The soggy scares of The Grudge are reborn yet again, this time in the hands of Nicolas Pesce, director of the horrifying The Eyes of My Mother. Pesce has a real knack for nasty nightmarish imagery, so handing him this franchise isn’t the worst idea in the world. At least on paper. Unfortunately, even though the filmmaker is working with a strong cast while conjuring up some haunting imagery, this Grudge fails to justify itself.
One thing you can say about the new The Grudge: it knows how to get spooky. Pesce brings a keen eye to the proceedings, putting together imagery that looks both stylish and grounded. Cinematographer Zachary Galler employs lots of sickly yellows and cold blues to match the shadowy tableaus Pesce has put together, and the results are often quite stunning.
Pesce also deserves credit for dialing down the jump-scares. There are, in fact, several moments that seem like they should be jump-scares – with creepy stuff suddenly appearing in frame. But Pesce resists the urge to crank up the sound effects, or have the score from The Newton Brothers blare an alarming note. Instead, more often than not, the director allows the moment to speak for itself. Too bad the script – also by Pesce, with a story credit from Jeff Buhler – fails to match all that great atmosphere.
Serving both as a reboot of and a direct sequel to the 2004 American Grudge (a remake of the Japenese film Ju-On: The Grudge), The Grudge picks up with a prologue set right before the events of the 2004 film. We meet an American woman living in Japan who unexpectedly quits her job and flies back to the states, and her welcoming family. Unfortunately, she’s brought a curse back with her, like a virus.
Two years later we check-in with Detective Muldoon, played by human chameleon Andrea Riseborough. Muldoon (she never gets a first name) has moved to a new town following the death of her husband, and she’s partnered-up with chain-smoking Detective Goodman (Demián Bichir). Muldoon and Goodman immediately end up catching a case that has connections to one from Goodman’s past – a case involving a grisly murder at a house in suburban Pennsylvania.
From here, Muldoon launches her own investigation and learns that a whole slew of terrible stuff surrounds that house and the people who have come in contact with it, including a married pair of real estate agents (John Cho and Betty Gilpin) who sold the house in 2004, and an elderly couple (Lin Shaye and Frankie Faison) who moved into the house in 2005.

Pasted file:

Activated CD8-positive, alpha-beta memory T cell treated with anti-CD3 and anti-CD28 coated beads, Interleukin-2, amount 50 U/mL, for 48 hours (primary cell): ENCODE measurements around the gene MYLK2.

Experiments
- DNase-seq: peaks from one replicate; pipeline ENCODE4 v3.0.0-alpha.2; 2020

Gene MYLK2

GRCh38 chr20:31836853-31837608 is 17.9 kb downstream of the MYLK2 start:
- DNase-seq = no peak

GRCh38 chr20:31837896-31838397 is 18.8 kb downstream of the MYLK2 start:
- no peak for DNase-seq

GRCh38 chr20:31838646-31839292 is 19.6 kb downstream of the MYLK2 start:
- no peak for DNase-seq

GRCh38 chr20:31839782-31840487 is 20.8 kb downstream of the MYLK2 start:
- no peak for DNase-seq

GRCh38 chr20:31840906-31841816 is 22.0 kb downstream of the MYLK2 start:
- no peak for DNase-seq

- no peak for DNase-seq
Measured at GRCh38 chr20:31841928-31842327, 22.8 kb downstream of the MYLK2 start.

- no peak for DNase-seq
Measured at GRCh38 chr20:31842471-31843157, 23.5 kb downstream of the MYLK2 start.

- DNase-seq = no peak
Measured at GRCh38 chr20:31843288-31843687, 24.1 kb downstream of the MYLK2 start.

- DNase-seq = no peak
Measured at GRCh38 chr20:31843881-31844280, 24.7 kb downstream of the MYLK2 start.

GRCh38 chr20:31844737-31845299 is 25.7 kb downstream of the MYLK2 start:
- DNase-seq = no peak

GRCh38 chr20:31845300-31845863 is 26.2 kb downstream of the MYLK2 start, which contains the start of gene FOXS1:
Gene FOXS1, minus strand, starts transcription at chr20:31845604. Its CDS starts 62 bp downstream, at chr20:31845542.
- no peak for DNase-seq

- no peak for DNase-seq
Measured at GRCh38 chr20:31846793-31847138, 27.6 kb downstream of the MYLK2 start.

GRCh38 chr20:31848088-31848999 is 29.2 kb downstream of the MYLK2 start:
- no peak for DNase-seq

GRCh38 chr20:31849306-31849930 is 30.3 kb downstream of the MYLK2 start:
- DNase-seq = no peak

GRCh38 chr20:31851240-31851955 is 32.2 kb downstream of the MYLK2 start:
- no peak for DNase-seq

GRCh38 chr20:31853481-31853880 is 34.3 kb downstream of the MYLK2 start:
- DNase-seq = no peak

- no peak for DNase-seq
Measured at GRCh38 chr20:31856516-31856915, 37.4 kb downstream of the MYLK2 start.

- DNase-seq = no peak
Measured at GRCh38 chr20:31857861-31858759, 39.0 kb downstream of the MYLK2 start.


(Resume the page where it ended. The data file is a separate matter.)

The timelines get muddled rather quickly as Pesce jumps back and forth between storylines. The 2004 Grudge had multiple stories as well, but they unfolded in a (mostly) linear fashion. But mixing up the times and settings, this Grudge grows far too complicated for its own good. At the same time, the script is loaded with painfully simplistic dialogue – people pop-up to repeat stuff we already know over and over again. In one flashback after another, one character after the next will remind us that the house is cursed and anyone who encounters it will be infected. There’s even a title card at the start of the film that spells this out. We get it.
Riseborough does the most she can with an underwritten part. Her Detective Muldoon is a maddeningly passive character – for most of the runtime, she simply exists to catch us up on stuff that’s already happened in the past. And her new partnership with Goodman doesn’t amount to much, especially since Goodman seems weirdly absent. Muldoon is seen constantly at work, alone, while Goodman just hangs out in his house smoking cigs. Isn’t he supposed to be working with her? Is he on vacation or something?
This is a film at war with itself. Every time it starts to build up enough dread it kicks its own legs out by throwing out clunky dialogue – “I don’t want to alarm you, but I think your house is haunted!” – or adding a scene that has absolutely no weight or purpose. Case in point: during one scene, Muldoon has to bring her son to work because she can’t get a sitter. The young boy goes off to watch a movie in the police station breakroom with Goodman. But in the blink of an eye, the entire moment has ended and it’s suddenly nighttime and Muldoon is back home. Why include the pointless “bring your child to work” moment at all? Cut it.
There’s plenty of grisly stuff here, and a lot of it is done practically, which might entice some gorehounds. But that can only go so far. Pesce’s The Eyes of My Mother has ten times less gore than this and still managed to be ten times as scary. Here’s hoping he gets back to making something like that, and soon.
/Film rating: 5.5 out of 10
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